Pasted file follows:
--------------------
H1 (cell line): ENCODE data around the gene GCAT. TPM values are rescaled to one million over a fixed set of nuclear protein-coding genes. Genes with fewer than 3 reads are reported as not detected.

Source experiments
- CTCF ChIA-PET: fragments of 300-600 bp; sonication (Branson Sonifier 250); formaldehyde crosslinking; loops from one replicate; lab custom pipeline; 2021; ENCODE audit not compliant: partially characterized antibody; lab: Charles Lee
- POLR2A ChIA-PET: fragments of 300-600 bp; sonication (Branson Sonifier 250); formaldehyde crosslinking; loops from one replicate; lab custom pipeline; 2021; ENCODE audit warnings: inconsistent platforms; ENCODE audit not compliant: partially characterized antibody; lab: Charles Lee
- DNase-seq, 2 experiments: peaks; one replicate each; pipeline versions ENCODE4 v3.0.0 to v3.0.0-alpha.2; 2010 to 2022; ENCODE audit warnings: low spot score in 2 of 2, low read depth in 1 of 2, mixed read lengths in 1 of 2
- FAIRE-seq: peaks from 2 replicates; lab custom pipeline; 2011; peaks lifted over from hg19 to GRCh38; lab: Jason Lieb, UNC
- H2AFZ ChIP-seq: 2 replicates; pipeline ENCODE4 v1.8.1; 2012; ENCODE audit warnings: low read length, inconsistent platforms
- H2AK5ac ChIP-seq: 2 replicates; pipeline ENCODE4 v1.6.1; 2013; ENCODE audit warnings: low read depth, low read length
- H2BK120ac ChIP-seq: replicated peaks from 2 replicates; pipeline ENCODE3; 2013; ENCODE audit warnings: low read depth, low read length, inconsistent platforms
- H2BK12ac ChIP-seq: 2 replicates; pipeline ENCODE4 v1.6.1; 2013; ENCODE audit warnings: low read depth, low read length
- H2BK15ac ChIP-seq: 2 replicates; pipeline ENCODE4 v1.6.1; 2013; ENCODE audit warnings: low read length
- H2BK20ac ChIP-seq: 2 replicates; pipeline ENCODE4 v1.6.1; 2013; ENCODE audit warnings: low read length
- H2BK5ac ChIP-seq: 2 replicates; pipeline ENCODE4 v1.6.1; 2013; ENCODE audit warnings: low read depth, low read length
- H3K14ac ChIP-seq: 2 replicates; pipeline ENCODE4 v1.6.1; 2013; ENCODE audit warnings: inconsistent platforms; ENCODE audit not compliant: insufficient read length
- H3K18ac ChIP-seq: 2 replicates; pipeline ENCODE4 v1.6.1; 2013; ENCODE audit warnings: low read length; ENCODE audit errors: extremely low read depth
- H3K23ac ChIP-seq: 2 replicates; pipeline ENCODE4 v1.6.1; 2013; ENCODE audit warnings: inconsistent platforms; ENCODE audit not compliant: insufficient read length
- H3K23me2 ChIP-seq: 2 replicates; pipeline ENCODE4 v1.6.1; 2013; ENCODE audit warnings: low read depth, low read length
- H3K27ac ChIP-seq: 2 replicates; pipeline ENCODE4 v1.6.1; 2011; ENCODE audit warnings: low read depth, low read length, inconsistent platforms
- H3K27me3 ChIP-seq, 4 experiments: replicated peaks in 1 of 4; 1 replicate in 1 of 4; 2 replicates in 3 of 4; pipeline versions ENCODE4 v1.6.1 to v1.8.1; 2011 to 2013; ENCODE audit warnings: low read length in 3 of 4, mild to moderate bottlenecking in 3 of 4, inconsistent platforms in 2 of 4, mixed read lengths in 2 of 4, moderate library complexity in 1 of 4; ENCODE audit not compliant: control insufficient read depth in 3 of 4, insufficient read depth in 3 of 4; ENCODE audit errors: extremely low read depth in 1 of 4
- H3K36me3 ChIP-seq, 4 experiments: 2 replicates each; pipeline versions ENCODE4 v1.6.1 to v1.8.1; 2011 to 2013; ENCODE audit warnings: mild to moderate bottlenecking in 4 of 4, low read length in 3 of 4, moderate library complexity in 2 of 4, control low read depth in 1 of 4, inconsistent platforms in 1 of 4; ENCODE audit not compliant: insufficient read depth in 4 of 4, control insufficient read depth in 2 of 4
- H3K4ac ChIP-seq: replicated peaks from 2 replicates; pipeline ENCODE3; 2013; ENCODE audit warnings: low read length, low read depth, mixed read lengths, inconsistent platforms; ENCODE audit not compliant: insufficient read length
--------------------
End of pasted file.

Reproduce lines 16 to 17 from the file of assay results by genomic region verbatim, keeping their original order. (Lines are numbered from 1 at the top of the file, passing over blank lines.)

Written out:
- H3K23ac ChIP-seq: 2 replicates; pipeline ENCODE4 v1.6.1; 2013; ENCODE audit warnings: inconsistent platforms; ENCODE audit not compliant: insufficient read length
- H3K23me2 ChIP-seq: 2 replicates; pipeline ENCODE4 v1.6.1; 2013; ENCODE audit warnings: low read depth, low read length